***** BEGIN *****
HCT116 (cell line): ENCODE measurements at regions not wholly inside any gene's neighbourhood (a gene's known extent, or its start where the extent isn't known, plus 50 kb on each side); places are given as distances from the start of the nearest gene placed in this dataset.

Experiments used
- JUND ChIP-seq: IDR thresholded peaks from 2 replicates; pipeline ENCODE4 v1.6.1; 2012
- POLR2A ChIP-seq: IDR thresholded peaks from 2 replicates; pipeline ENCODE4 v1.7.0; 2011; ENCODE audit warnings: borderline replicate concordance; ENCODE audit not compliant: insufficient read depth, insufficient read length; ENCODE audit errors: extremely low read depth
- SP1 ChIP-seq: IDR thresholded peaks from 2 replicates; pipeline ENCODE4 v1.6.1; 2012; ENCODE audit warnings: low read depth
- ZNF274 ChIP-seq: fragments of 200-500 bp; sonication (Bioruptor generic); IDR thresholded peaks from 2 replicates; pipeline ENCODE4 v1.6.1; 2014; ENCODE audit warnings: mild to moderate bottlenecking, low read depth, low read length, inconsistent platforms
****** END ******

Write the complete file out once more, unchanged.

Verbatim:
HCT116 (cell line): ENCODE measurements at regions not wholly inside any gene's neighbourhood (a gene's known extent, or its start where the extent isn't known, plus 50 kb on each side); places are given as distances from the start of the nearest gene placed in this dataset.

Experiments used
- JUND ChIP-seq: IDR thresholded peaks from 2 replicates; pipeline ENCODE4 v1.6.1; 2012
- POLR2A ChIP-seq: IDR thresholded peaks from 2 replicates; pipeline ENCODE4 v1.7.0; 2011; ENCODE audit warnings: borderline replicate concordance; ENCODE audit not compliant: insufficient read depth, insufficient read length; ENCODE audit errors: extremely low read depth
- SP1 ChIP-seq: IDR thresholded peaks from 2 replicates; pipeline ENCODE4 v1.6.1; 2012; ENCODE audit warnings: low read depth
- ZNF274 ChIP-seq: fragments of 200-500 bp; sonication (Bioruptor generic); IDR thresholded peaks from 2 replicates; pipeline ENCODE4 v1.6.1; 2014; ENCODE audit warnings: mild to moderate bottlenecking, low read depth, low read length, inconsistent platforms